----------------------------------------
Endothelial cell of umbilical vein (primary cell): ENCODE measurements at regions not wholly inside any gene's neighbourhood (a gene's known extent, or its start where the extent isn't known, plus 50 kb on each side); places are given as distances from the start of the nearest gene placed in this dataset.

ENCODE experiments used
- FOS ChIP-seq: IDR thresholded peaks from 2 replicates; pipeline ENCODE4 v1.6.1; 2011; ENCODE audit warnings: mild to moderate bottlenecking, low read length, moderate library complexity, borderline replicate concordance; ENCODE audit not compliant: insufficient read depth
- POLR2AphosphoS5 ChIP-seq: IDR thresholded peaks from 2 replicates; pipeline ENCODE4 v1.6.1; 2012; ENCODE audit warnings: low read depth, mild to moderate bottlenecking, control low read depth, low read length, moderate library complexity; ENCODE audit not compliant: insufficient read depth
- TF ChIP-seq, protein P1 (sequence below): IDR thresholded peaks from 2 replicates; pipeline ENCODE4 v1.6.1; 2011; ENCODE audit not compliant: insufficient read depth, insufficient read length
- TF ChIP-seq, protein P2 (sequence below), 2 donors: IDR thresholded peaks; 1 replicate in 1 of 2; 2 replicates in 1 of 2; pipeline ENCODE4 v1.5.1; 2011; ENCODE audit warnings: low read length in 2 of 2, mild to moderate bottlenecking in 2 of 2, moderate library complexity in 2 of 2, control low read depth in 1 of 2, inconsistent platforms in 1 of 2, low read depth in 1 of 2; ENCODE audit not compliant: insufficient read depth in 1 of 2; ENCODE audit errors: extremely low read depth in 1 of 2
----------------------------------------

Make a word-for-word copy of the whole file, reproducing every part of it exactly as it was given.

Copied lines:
Endothelial cell of umbilical vein (primary cell): ENCODE measurements at regions not wholly inside any gene's neighbourhood (a gene's known extent, or its start where the extent isn't known, plus 50 kb on each side); places are given as distances from the start of the nearest gene placed in this dataset.

ENCODE experiments used
- FOS ChIP-seq: IDR thresholded peaks from 2 replicates; pipeline ENCODE4 v1.6.1; 2011; ENCODE audit warnings: mild to moderate bottlenecking, low read length, moderate library complexity, borderline replicate concordance; ENCODE audit not compliant: insufficient read depth
- POLR2AphosphoS5 ChIP-seq: IDR thresholded peaks from 2 replicates; pipeline ENCODE4 v1.6.1; 2012; ENCODE audit warnings: low read depth, mild to moderate bottlenecking, control low read depth, low read length, moderate library complexity; ENCODE audit not compliant: insufficient read depth
- TF ChIP-seq, protein P1 (sequence below): IDR thresholded peaks from 2 replicates; pipeline ENCODE4 v1.6.1; 2011; ENCODE audit not compliant: insufficient read depth, insufficient read length
- TF ChIP-seq, protein P2 (sequence below), 2 donors: IDR thresholded peaks; 1 replicate in 1 of 2; 2 replicates in 1 of 2; pipeline ENCODE4 v1.5.1; 2011; ENCODE audit warnings: low read length in 2 of 2, mild to moderate bottlenecking in 2 of 2, moderate library complexity in 2 of 2, control low read depth in 1 of 2, inconsistent platforms in 1 of 2, low read depth in 1 of 2; ENCODE audit not compliant: insufficient read depth in 1 of 2; ENCODE audit errors: extremely low read depth in 1 of 2